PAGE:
Mitsubishi A6M Reisen Zeke Vol. I

The Zero was exciting, like nothing I’d seen before. Even sitting on the ground she had the most gracious lines of any fighter I’d ever laid eyes on.

We were finally given a fully enclosed cockpit, a powerful engine and retractable landing gear. In place of Claude’s two light machine guns (Mitsubishi A5M Claude – author’s note) the Zero carried two guns and a pair of 20 mm cannons. She was also twice as fast as the Claude and had double the Claude’s range. For a fighter pilot it was simply a dream come true. Of all types I had a chance to fly, the A6M2 was the most responsive and easy to handle. The flight controls moved in response to even the slightest input. This is how the Japanese ace Saburo Sakai remembered his first encounter with the Mitsubishi A6M Reisen, perhaps the best known Japanese World War II fighter type. The Zero saw action in practically all battles waged by the Imperial Japanese Navy, from the attack on Pearl Harbor all the way through the defense of the Home Islands against the B-29s. During the first months of the war in the Pacific the Zero emerged as a world-class fighter, unrivalled in the air by anything the enemy could muster. However, with no worthy successor in sight, by 1943 the Zero was all but obsolete. Despite that, Japanese factories continued to build and deliver the type until the end of the war. The Reisen (Zero) didn’t simply emerge out of thin air. The birth of this supreme fighter was preceded by years of experimentation by the Imperial Japanese Navy with a new type of combat machines – carrier-based fighters.

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Expansion of the Imperial Japanese Navy carrier aviation post World War I

The Great War wreaked havoc with the economies of even the most powerful nations. Japan was no exception: strapped for cash, the Empire had to put on hold the development of naval aviation assets. Which is not to say that the expansion of the Imperial Japanese Navy ground to a halt altogether. In May 1917, when the war was still going on, the ambitious Hatchi Kantai Kansei Keikaku fleet expansion program was launched (also known as the 8-4 program), designed to achieve parity in naval strength with such giants as Great Britain or the USA. The plan was to build and commission a fleet of 63 ships of various classes, with eight battleships and four battlecruisers at the core of the armada. 1920 saw the expansion of the 8-4 program to include four additional battlecruisers. The cost of this massive undertaking didn’t leave a lot of margin for the development of naval aviation, especially since the Navy brass viewed powerful and heavily armed warships far superior to naval aircraft, whose combat value at that time was rather insignificant.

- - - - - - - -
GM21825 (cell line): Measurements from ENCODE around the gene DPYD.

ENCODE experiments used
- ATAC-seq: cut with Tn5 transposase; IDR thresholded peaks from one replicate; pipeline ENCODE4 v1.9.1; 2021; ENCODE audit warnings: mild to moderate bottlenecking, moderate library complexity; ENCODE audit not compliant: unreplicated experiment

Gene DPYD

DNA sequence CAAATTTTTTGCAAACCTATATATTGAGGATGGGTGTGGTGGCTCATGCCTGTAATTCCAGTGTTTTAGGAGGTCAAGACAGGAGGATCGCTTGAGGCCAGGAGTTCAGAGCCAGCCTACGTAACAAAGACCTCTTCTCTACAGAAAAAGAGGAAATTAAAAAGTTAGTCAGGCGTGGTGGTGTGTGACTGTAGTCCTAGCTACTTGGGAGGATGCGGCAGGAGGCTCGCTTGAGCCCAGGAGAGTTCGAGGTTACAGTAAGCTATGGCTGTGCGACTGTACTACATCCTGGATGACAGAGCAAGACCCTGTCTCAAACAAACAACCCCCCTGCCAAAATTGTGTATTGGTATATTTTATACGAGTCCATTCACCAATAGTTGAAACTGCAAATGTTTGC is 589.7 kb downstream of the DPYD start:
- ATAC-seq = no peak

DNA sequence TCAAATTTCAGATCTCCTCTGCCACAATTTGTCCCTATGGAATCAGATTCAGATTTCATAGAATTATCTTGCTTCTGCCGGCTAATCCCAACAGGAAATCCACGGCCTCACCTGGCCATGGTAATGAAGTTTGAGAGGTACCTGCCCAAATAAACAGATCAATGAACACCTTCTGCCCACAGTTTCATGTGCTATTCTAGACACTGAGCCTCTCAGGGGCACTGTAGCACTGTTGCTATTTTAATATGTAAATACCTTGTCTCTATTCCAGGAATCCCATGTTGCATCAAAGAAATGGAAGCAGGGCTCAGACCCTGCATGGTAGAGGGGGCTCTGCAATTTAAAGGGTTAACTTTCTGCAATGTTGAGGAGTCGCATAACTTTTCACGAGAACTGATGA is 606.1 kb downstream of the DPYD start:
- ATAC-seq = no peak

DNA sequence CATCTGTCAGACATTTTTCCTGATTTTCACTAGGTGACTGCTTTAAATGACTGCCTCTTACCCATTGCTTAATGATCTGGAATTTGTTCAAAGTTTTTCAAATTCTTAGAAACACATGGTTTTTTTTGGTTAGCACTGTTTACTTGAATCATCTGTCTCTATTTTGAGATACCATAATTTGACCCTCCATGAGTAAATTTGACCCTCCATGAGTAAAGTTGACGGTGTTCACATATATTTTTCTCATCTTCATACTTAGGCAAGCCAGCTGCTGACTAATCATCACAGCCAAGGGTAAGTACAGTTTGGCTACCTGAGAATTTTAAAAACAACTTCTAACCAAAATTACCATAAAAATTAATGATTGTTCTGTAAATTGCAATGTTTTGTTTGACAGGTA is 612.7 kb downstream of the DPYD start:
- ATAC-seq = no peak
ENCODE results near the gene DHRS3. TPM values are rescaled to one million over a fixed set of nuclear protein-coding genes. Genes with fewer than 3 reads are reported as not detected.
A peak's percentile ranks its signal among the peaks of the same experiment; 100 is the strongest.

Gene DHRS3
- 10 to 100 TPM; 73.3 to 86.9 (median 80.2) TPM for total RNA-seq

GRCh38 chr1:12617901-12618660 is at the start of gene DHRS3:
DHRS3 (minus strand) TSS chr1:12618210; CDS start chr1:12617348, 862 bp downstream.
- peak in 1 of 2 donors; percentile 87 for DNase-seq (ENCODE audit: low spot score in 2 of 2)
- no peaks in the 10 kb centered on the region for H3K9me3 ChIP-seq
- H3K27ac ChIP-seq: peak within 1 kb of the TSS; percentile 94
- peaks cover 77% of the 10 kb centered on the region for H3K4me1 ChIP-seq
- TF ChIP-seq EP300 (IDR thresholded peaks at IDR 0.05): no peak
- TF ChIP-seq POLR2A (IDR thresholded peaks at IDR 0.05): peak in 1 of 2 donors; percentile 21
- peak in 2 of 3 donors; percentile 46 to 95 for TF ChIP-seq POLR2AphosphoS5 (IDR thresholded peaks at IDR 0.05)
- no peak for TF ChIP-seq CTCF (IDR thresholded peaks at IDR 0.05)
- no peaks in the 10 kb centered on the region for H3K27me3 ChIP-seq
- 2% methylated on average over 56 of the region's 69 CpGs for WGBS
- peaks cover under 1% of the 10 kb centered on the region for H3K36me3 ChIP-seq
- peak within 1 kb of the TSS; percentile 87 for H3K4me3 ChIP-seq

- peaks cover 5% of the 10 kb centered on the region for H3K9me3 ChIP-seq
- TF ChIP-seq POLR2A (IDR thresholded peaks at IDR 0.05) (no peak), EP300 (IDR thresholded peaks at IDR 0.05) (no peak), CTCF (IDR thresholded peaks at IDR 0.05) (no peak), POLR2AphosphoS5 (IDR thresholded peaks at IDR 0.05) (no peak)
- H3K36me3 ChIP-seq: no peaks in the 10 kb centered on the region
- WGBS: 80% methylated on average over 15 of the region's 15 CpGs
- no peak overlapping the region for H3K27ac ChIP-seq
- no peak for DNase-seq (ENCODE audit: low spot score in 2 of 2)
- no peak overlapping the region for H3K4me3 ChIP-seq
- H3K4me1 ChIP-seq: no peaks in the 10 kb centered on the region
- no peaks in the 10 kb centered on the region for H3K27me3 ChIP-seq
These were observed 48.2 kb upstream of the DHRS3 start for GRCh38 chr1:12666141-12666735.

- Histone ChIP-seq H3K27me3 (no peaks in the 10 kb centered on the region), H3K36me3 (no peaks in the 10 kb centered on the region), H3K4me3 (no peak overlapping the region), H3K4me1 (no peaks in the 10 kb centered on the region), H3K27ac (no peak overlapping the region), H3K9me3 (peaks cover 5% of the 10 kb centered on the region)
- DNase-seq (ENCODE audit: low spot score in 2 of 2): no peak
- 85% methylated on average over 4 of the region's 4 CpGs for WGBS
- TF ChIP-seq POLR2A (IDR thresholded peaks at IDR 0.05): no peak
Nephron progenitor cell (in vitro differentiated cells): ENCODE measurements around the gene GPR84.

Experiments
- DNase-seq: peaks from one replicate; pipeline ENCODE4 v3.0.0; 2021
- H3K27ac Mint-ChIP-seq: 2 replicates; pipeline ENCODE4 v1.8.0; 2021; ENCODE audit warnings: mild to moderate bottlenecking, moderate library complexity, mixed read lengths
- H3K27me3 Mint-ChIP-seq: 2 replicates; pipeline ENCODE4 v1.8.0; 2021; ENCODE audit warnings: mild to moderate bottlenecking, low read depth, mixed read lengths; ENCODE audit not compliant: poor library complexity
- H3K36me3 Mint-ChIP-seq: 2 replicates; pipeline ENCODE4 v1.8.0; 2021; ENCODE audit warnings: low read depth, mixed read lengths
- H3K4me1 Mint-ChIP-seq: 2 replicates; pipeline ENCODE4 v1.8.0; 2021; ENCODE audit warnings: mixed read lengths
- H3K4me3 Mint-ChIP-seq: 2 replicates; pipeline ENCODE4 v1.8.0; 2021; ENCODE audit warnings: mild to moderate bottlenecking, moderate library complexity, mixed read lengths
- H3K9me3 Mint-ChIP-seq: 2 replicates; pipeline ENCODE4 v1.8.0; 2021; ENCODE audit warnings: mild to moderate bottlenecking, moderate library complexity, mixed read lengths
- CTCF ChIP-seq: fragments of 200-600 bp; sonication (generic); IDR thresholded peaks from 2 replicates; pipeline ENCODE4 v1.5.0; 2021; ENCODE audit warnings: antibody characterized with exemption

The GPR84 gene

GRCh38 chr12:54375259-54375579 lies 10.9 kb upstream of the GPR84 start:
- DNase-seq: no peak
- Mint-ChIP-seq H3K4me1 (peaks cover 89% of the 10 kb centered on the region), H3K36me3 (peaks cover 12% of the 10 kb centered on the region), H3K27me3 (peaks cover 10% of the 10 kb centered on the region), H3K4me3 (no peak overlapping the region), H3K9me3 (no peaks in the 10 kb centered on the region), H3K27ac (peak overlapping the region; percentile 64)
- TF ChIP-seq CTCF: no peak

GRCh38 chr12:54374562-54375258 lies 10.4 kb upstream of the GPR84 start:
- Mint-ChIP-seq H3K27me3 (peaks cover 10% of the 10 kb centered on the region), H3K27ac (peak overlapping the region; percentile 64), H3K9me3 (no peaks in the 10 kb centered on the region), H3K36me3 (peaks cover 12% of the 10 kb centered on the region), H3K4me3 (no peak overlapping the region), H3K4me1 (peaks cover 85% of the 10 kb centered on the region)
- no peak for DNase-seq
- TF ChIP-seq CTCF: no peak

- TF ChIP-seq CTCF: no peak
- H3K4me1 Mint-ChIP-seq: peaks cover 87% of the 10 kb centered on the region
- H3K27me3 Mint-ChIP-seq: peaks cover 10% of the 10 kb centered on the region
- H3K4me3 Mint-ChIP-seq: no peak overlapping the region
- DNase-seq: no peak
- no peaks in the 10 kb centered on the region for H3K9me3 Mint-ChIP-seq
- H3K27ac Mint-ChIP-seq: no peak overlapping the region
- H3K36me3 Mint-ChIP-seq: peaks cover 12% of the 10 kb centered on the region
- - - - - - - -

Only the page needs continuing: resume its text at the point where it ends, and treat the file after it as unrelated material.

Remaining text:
Nonetheless, the Japanese closely followed the developments of naval aviation elsewhere in the world. When Lt. Cdr. Yozo Kaneko submitted his report concerning early trials of conventional aircraft launches from the decks of warships, a decision was quickly made to perform similar tests in Japan. On June 22, 1920 Lt. Torse Kubawara took-off in a Sopwith Pup from a launch platform mounted on the foredeck of the seaplane carrier Wakamiya Maru. Later on similar trials were run using the cruiser Kiso and battleship Yamashiro. Lessons learned from those tests led to a conclusion that newly constructed heavy warships must be equipped with launch platforms. A need for the construction of an experimental aircraft carrier was also raised.

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The latter idea received a significant boost after the Washington conference, convened following a U.S. proposal to address issues in the Far East and to seek limitations in naval shipbuilding programs. Based on the treaty signed on February 6, 1922 the maximum total tonnage for U.S. and British fleets of capital ships was set at 500,000 tons, 300,000 tons for Japan and 175,000 tons for French and Italian navies (those limits were subsequently raised). A maximum displacement of a capital ship was set at 35,000 tons and the caliber of main battery guns was limited to 16 inches (406.4 mm). Parties also agreed that allowable tonnage of capital ships must not exceed 50 percent of the entire fleet.
All the remaining types of warships were treated as a single category and each nation was allocated the following tonnage limits for surface vessels and submarines: USA and Great Britain – 450,000 and 90,000 tons, Japan 270,000 and 54,000 tons. Interestingly, the latter category didn’t include warships capable of launching aircraft. Both the U.S. and Great Britain were allowed to operate such vessels with the aggregate tonnage of 80,000 tons, while Japan’s limit was set at 48,000 tons.
Other provisions of the treaty included the minimum age after a vessel could be replaced with a new unit, as well as limitations on construction and development of naval bases. The agreement appeared to have paved the way for a gradual reduction of naval weapons, but it soon proved not to be the case. While the treaty resulted in a freeze on battleship construction, lighter vessels were in fact being built in ever greater numbers.